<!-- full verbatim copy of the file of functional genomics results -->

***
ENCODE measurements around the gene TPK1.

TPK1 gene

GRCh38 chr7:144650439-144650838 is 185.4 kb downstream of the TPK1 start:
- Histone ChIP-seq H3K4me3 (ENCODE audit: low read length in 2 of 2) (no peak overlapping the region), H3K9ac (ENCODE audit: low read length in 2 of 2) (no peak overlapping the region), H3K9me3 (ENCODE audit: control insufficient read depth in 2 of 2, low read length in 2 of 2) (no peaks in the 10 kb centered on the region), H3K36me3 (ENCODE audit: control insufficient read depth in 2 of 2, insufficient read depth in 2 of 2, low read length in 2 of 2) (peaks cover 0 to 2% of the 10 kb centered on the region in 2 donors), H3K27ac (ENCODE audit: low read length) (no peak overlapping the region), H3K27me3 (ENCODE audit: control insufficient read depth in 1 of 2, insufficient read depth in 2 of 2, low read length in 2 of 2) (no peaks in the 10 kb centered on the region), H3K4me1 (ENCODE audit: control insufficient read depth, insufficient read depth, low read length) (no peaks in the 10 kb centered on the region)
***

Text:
ENCODE measurements around the gene TPK1.

TPK1 gene

GRCh38 chr7:144650439-144650838 is 185.4 kb downstream of the TPK1 start:
- Histone ChIP-seq H3K4me3 (ENCODE audit: low read length in 2 of 2) (no peak overlapping the region), H3K9ac (ENCODE audit: low read length in 2 of 2) (no peak overlapping the region), H3K9me3 (ENCODE audit: control insufficient read depth in 2 of 2, low read length in 2 of 2) (no peaks in the 10 kb centered on the region), H3K36me3 (ENCODE audit: control insufficient read depth in 2 of 2, insufficient read depth in 2 of 2, low read length in 2 of 2) (peaks cover 0 to 2% of the 10 kb centered on the region in 2 donors), H3K27ac (ENCODE audit: low read length) (no peak overlapping the region), H3K27me3 (ENCODE audit: control insufficient read depth in 1 of 2, insufficient read depth in 2 of 2, low read length in 2 of 2) (no peaks in the 10 kb centered on the region), H3K4me1 (ENCODE audit: control insufficient read depth, insufficient read depth, low read length) (no peaks in the 10 kb centered on the region)